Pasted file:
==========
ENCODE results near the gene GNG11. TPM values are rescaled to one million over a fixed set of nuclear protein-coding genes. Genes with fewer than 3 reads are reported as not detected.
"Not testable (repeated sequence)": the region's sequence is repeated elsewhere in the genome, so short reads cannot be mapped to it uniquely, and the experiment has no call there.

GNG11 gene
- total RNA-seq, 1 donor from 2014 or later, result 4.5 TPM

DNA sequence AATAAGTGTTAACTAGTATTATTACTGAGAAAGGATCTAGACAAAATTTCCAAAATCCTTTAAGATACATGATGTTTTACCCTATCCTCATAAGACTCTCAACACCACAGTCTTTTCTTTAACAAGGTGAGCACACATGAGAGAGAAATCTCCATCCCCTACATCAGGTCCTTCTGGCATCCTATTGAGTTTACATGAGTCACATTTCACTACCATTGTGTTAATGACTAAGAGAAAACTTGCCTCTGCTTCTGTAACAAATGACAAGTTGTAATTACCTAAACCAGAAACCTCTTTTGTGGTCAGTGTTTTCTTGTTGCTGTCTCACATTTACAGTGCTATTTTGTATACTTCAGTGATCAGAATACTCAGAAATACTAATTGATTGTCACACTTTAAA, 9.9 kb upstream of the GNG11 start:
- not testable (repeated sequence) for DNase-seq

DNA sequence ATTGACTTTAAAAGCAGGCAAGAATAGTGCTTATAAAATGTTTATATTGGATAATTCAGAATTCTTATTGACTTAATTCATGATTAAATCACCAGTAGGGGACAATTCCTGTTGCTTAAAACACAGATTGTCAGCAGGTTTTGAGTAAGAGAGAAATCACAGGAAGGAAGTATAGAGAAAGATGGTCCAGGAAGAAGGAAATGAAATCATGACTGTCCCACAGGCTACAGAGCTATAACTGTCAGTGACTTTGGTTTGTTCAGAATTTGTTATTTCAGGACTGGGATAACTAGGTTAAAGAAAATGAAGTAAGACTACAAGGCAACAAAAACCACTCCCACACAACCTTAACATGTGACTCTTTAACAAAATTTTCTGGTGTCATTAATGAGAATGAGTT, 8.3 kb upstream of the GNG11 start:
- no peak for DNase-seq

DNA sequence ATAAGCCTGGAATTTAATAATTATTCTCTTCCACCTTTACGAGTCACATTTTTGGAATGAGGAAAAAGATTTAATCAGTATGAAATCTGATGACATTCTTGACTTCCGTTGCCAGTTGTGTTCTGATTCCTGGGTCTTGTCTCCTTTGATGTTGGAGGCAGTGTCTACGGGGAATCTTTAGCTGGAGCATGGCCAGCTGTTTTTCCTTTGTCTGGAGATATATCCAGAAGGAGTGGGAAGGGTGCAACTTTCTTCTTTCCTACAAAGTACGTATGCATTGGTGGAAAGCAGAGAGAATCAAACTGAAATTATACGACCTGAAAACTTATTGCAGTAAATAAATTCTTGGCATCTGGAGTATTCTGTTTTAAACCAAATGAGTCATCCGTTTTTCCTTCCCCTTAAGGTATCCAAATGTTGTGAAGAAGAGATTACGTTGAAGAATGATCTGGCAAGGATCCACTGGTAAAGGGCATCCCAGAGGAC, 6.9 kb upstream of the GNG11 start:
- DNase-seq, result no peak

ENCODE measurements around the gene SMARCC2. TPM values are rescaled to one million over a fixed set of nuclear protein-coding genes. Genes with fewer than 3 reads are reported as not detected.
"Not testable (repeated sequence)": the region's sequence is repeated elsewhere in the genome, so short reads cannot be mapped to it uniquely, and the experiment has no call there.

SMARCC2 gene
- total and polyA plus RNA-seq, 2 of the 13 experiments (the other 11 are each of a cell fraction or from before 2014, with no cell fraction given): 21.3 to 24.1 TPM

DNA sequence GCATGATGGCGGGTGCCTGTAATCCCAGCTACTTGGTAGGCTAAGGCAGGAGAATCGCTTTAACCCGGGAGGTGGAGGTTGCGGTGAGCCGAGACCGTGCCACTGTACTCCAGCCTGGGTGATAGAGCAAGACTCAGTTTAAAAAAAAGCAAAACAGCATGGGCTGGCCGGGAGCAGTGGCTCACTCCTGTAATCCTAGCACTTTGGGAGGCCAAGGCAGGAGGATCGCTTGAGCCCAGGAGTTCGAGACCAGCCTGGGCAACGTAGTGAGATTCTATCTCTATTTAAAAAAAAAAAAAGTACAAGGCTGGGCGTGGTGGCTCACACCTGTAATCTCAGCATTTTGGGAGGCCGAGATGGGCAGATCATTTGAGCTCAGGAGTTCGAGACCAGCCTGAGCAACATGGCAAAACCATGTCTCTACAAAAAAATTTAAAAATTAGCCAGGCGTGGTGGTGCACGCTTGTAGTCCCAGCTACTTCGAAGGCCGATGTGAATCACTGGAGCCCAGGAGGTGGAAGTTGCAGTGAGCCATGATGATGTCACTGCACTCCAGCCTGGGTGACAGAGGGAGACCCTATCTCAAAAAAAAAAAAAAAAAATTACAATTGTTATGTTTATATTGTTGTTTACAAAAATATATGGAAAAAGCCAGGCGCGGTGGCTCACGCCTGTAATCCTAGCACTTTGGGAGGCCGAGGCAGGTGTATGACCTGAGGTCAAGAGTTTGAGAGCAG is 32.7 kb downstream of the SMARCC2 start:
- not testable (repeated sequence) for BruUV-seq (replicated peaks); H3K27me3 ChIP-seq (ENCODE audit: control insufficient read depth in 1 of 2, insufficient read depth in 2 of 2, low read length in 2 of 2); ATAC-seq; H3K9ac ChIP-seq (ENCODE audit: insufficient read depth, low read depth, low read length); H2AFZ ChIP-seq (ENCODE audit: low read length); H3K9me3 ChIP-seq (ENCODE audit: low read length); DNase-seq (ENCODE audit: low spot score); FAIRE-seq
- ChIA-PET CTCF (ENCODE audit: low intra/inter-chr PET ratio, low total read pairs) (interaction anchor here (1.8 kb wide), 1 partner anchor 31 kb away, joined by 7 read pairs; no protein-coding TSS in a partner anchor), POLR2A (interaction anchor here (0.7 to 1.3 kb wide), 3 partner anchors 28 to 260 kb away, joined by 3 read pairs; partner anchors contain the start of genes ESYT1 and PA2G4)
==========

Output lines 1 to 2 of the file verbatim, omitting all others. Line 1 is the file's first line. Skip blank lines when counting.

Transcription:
ENCODE results near the gene GNG11. TPM values are rescaled to one million over a fixed set of nuclear protein-coding genes. Genes with fewer than 3 reads are reported as not detected.
"Not testable (repeated sequence)": the region's sequence is repeated elsewhere in the genome, so short reads cannot be mapped to it uniquely, and the experiment has no call there.